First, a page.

The click heard ’round the world

The click heard ’round the world

: Martin Nisenholtz, the very smart and focused head of New York Times Digital, gave a visionary speech this week to the Information Industry Summit [via PaidContent] in which he says that media is awaiting its Pong, its application that unleashes something wholly new and with it a new creative class and a new industry.

Martin keeps dancing around the idea that weblogs could be that thing. He won’t take the last step to annoint them. (“The jury is still out.”) But perhaps he’s reluctant because he’s using the wrong word and thus looking at this thing too narrowly. Yes, a weblog per se won’t change the world. But citizens’ media will. And the weblog is the proof of that concept: It is the Pong. It is the click heard round the world.

Martin lists many characteristics of this messianic Pong he awaits and I agree with all his criteria: It evolves media past its current roles of “sorting, distributing, and making accessible content created principally for other formats, to creating content that is native to the computing world.” It brings users “new and original ways of communicating.” It, like the Web, “is designed to foster social interaction, not just information retrieval.” It causes a “control shift” giving the user that control. He sets up a test:

: First, the medium must be large, global and spawn a new profitable industry.

: Second, the medium must be expressive. It must delight people on an emotional level. It must become a regular part of their life experience.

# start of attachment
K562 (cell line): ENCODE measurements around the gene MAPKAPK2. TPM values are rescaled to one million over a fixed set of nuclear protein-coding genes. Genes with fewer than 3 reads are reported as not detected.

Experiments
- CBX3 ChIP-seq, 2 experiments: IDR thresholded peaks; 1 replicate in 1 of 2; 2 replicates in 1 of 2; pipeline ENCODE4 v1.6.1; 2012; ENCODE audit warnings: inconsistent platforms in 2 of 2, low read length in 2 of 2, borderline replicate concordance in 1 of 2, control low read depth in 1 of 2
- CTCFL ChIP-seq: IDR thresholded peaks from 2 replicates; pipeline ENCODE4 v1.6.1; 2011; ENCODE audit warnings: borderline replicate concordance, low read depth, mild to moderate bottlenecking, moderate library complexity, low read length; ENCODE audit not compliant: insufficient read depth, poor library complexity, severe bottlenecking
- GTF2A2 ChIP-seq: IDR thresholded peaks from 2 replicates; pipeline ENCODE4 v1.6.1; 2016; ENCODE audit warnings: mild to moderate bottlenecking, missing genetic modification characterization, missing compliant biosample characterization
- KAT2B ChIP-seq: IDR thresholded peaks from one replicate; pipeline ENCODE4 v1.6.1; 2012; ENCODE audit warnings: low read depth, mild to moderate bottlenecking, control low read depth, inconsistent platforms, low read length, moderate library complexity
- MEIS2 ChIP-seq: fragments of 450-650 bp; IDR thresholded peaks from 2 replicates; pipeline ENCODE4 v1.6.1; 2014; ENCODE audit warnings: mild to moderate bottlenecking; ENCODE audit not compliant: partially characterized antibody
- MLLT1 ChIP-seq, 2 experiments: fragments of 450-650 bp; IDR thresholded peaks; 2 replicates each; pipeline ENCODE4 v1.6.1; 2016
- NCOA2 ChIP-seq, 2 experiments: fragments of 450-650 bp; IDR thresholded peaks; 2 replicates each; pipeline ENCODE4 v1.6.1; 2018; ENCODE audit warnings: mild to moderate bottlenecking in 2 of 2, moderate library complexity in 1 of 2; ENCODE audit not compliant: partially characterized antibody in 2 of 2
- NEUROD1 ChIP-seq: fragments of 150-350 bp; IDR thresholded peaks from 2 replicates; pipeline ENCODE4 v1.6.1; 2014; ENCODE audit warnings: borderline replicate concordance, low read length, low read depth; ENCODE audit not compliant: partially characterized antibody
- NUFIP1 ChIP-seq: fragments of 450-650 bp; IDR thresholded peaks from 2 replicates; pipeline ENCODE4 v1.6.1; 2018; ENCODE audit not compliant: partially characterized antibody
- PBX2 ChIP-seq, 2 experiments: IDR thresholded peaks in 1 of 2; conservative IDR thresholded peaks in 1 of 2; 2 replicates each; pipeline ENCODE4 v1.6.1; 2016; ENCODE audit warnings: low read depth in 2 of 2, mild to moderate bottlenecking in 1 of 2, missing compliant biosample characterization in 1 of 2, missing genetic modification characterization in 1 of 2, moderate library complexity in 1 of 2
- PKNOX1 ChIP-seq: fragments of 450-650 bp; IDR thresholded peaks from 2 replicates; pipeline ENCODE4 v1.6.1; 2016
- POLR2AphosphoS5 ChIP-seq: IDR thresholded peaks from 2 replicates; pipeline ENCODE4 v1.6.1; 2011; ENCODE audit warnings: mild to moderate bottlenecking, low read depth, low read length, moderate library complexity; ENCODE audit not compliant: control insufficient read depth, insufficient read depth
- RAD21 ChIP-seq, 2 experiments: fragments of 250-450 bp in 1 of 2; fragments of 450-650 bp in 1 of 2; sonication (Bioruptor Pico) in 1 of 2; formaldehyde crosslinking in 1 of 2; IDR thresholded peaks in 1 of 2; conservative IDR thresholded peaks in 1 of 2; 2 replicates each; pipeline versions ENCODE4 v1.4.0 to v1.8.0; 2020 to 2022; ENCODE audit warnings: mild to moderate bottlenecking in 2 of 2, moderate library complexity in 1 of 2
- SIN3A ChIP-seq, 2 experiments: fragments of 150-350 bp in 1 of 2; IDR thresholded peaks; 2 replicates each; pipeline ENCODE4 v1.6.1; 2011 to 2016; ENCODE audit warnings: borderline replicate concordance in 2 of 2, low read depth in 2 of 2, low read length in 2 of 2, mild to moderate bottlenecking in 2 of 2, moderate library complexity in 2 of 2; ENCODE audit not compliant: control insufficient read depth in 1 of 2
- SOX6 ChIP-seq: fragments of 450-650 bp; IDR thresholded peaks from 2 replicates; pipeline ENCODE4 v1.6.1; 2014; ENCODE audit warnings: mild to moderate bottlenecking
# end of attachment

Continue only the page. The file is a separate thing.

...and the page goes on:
: Third, the medium must ultimately engender a new collective class of creative people. Think of film, with actors, directors and set designers; or videogames, with art directors and programmers; or newspapers, with reporters, editors and photographers….

Ah, but Martin, that new creative class is nothing less than the people themselves. The citizens create. That is revolutionary beyond creating a new, closed industry that employs a new, limited cast of trained professionals, a new priesthood. This is more than Pong. This is Gutenberg, baby!

But my friend Martin remains cautious even as he is visionary (that’s why he’s successful):

Many are now postulating that Web logs


  1. Ebb Tide says:

    What a great post!!! I can’t wait for part 2!!!
    I do think blogs are CB radios but that’s ok, no one thought talkies were going to catch on, either.
    I make my living in information retrieval, so, I’m listening. Good buddy. 10-40 or whatever. CQDX over and out.

  2. OTB says:

    You had me up to the ‘Gutenberg’ line…sigh. The person who ‘invented’ blog technology (if there is one person) would be the Gutenberg; Blogger, et al are the publishing houses who have pushed this new technology; but the bloggers themselves are more like the Danielle Steels and Elmore Leonards – loads and loads of info-/entertainment, precious little “news”.
    Besides, the web itself is the Pong–it’s the killer app that has converged telephony, television, commerce, publishing, etc.
    Enabling HTML-ignorant clatterboxes to instantly publish their random musings has been a really nice addition to the mix, but methinks thou dost self-import too much.

  3. Blue Eyed Devil says:

    “Citizens’ media” What a beautifully succinct expression. I love this blog thing how ever it is described. I’m not waiting for the approval of the High Priests of the big J schools and big media. The internet and it’s Blog offspring’s are “The Vernaculator”. Most of us who follow blogs and are news junkies are capable of collating lots of information from many sources and sorting out the bull shit. Many of those behind the media altar screen would like to maintain the mystery. They’re nervous like the priests of old that once we get hold of the raw material we’ll realize that they’re just humans not gods. Big journalism has no monopoly on the truth. Note the publication in major rags every few years of the story of the bogus Norwegian tax official who dies at his desk and is not discovered for a week.